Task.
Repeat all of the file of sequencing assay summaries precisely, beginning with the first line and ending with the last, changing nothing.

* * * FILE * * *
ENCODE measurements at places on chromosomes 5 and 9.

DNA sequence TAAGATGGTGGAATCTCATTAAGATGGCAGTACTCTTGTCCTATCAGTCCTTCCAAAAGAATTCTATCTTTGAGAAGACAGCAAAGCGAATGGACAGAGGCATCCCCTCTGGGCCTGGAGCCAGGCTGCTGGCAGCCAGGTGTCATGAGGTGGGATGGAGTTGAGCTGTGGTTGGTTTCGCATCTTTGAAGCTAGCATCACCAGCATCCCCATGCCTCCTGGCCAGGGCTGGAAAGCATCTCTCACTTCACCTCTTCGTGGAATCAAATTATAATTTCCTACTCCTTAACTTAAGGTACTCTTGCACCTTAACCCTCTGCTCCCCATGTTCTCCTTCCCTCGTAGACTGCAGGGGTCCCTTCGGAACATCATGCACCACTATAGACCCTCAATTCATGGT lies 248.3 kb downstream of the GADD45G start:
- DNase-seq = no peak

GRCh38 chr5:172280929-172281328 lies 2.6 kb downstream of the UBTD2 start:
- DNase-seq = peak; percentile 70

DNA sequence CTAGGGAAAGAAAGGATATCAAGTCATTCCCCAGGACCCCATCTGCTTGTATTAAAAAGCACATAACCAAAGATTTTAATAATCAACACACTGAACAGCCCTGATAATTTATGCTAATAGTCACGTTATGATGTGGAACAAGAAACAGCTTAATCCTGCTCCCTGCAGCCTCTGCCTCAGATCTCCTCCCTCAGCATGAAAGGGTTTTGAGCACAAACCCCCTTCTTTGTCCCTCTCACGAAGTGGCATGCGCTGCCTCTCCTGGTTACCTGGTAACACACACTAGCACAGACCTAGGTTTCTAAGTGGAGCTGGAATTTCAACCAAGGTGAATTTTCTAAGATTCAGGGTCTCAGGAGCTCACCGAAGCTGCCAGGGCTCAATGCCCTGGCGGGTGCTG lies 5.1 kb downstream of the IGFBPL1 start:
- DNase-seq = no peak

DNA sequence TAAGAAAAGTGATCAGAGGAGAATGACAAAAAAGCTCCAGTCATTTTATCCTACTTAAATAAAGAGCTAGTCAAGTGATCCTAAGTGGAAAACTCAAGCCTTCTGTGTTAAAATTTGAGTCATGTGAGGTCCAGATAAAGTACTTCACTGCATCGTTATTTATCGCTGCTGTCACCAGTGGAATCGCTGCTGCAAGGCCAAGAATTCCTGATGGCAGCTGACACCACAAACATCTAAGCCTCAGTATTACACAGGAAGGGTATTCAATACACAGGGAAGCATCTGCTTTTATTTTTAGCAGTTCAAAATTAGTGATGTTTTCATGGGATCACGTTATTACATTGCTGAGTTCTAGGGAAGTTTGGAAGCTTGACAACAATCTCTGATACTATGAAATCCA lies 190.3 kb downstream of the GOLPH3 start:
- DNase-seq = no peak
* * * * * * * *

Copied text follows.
ENCODE measurements at places on chromosomes 5 and 9.

DNA sequence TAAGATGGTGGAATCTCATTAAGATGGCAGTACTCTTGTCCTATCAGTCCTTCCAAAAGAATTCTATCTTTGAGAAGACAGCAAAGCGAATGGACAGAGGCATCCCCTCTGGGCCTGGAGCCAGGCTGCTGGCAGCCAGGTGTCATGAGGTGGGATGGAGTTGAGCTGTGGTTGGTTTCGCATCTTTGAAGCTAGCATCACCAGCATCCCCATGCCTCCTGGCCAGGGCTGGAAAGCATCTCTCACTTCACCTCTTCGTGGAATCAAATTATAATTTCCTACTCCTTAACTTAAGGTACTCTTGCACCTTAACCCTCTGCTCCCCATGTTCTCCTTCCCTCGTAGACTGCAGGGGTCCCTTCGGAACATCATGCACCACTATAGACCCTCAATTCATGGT lies 248.3 kb downstream of the GADD45G start:
- DNase-seq = no peak

GRCh38 chr5:172280929-172281328 lies 2.6 kb downstream of the UBTD2 start:
- DNase-seq = peak; percentile 70

DNA sequence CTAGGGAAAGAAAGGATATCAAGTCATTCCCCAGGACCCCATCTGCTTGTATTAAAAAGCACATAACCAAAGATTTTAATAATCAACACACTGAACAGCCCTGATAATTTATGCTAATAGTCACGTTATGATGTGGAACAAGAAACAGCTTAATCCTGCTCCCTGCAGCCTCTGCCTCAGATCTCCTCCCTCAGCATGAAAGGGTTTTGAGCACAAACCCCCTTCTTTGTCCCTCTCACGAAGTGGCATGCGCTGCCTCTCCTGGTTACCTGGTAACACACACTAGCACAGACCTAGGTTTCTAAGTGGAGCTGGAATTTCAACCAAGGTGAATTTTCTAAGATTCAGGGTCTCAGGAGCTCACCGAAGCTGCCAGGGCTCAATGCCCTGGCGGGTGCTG lies 5.1 kb downstream of the IGFBPL1 start:
- DNase-seq = no peak

DNA sequence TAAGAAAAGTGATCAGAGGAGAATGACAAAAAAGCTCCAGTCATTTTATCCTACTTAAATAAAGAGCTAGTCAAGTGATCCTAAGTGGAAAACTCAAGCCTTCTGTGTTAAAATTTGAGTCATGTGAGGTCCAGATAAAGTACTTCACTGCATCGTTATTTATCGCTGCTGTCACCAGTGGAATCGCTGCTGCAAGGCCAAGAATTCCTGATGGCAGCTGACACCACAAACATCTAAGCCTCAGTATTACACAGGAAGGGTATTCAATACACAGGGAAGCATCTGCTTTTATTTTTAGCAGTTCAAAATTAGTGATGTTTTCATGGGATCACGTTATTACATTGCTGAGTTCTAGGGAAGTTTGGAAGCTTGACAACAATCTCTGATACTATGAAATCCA lies 190.3 kb downstream of the GOLPH3 start:
- DNase-seq = no peak